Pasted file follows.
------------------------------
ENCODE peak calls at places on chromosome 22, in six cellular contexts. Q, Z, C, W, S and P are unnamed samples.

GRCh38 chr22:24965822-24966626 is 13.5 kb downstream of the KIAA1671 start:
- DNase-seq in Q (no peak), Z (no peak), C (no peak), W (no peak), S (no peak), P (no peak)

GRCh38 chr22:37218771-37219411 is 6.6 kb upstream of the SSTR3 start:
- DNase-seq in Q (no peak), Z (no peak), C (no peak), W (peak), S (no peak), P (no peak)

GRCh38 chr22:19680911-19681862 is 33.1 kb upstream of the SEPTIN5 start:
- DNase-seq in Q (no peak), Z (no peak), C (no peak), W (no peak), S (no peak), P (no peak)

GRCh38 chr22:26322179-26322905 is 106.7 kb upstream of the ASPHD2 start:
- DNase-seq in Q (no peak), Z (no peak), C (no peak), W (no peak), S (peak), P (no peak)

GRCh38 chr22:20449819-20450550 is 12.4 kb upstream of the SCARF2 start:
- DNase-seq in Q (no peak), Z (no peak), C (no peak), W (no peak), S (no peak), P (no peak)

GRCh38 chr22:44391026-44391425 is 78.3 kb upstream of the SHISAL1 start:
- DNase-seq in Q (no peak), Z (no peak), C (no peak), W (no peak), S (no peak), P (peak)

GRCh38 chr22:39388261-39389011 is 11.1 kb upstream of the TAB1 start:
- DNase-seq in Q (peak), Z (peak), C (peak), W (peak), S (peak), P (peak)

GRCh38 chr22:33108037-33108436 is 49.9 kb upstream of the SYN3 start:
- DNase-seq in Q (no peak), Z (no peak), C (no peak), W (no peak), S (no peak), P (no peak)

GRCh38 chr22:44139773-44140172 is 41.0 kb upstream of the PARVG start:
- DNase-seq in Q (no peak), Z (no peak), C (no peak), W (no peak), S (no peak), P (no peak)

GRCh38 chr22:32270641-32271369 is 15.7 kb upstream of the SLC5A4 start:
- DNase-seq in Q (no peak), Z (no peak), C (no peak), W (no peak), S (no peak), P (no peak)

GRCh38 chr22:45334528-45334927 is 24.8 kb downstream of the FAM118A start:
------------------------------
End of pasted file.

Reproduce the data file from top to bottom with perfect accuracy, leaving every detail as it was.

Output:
ENCODE peak calls at places on chromosome 22, in six cellular contexts. Q, Z, C, W, S and P are unnamed samples.

GRCh38 chr22:24965822-24966626 is 13.5 kb downstream of the KIAA1671 start:
- DNase-seq in Q (no peak), Z (no peak), C (no peak), W (no peak), S (no peak), P (no peak)

GRCh38 chr22:37218771-37219411 is 6.6 kb upstream of the SSTR3 start:
- DNase-seq in Q (no peak), Z (no peak), C (no peak), W (peak), S (no peak), P (no peak)

GRCh38 chr22:19680911-19681862 is 33.1 kb upstream of the SEPTIN5 start:
- DNase-seq in Q (no peak), Z (no peak), C (no peak), W (no peak), S (no peak), P (no peak)

GRCh38 chr22:26322179-26322905 is 106.7 kb upstream of the ASPHD2 start:
- DNase-seq in Q (no peak), Z (no peak), C (no peak), W (no peak), S (peak), P (no peak)

GRCh38 chr22:20449819-20450550 is 12.4 kb upstream of the SCARF2 start:
- DNase-seq in Q (no peak), Z (no peak), C (no peak), W (no peak), S (no peak), P (no peak)

GRCh38 chr22:44391026-44391425 is 78.3 kb upstream of the SHISAL1 start:
- DNase-seq in Q (no peak), Z (no peak), C (no peak), W (no peak), S (no peak), P (peak)

GRCh38 chr22:39388261-39389011 is 11.1 kb upstream of the TAB1 start:
- DNase-seq in Q (peak), Z (peak), C (peak), W (peak), S (peak), P (peak)

GRCh38 chr22:33108037-33108436 is 49.9 kb upstream of the SYN3 start:
- DNase-seq in Q (no peak), Z (no peak), C (no peak), W (no peak), S (no peak), P (no peak)

GRCh38 chr22:44139773-44140172 is 41.0 kb upstream of the PARVG start:
- DNase-seq in Q (no peak), Z (no peak), C (no peak), W (no peak), S (no peak), P (no peak)

GRCh38 chr22:32270641-32271369 is 15.7 kb upstream of the SLC5A4 start:
- DNase-seq in Q (no peak), Z (no peak), C (no peak), W (no peak), S (no peak), P (no peak)

GRCh38 chr22:45334528-45334927 is 24.8 kb downstream of the FAM118A start: